Can Drinking Fountains Make a Comeback?

In an effort to not use plastic water bottles, drinking fountains are coming back into style. Drinking fountains are saving the environment while keeping people hydrated (Go Haws!).

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In Lafayette, Louisiana, a few men who are frequent runners, are in works of bringing drinking fountains back to Lafayette and they are seeking help. Last fall, Mark C. LeBlanc and Butch Roussel were running together and lamenting that the lack of drinking water fountains limited to their route. Roussel had just launched civicside.com, a crowdfunding/kick-starter website to fund community projects,”That seemed like a logical way to bring filtered water fountains to various neighborhoods where people are active”, LeBlanc said.

The Hydrate Lafayette project took months to coordinate. Getting permission and help from from various Lafayette businesses and organizations like: consolidated government departments, works with a plumber, homeowners, the University of Louisiana at Lafayette’s Department of Industrial Design, and architecture took time.Screen-Shot-2015-04-11-at-5.01.33-PM

LeBlanc stated,”A couple of people in Lafayette have water fountains on their mailboxes. They let anyone drink out of them. That gave us the idea to see if we could get more homeowners to put fountains in.”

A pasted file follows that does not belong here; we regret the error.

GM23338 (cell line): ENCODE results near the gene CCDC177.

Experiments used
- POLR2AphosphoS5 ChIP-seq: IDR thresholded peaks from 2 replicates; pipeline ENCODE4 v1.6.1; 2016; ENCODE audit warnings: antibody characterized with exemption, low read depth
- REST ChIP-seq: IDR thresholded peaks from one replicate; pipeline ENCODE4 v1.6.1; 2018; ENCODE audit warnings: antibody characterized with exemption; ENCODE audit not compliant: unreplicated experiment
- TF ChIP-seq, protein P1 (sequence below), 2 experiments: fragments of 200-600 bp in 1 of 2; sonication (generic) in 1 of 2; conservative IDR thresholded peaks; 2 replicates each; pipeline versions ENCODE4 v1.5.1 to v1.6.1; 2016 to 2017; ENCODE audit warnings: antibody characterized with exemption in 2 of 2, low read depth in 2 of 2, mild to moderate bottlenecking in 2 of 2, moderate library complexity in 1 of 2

“Using 80 percent recycled materials, UL students designed and built several structures to support a water source and four winners were selected”, LeBlanc said. Four others will be pedestal-type fountains similar to brick mailboxes, he said.

Now they’re trying to fund the $14,500 project through civicside.com under Hydrate Lafayette. As of noon 6/5/15, they were approaching 30 percent of their goal with only 24 days left.

The drinking stations will serve runners, bicyclists, walkers, children playing in neighborhoods, pets, the homeless and athletes. Two station locations that have been revealed thus far at St. Joseph Diner and the UL intramural field.

“The initial idea was for runners and walkers, people who are active,” Roussel said. “But when you involve something like St. Joseph Diner, that’s an area of town where people could use the fountain for a necessity, not because I don’t want to bring my water bottle around.”

It’s about more than that for LeBlanc, too.

“I would like to see it succeed to prove to the public if you want something done you don’t have to wait for politicians and bureaucrats to do it,” he said.

Want to help fund public water fountains in Lafayette?

Visit civicside.com and Hydrate Lafayette.

Source: Claire Taylor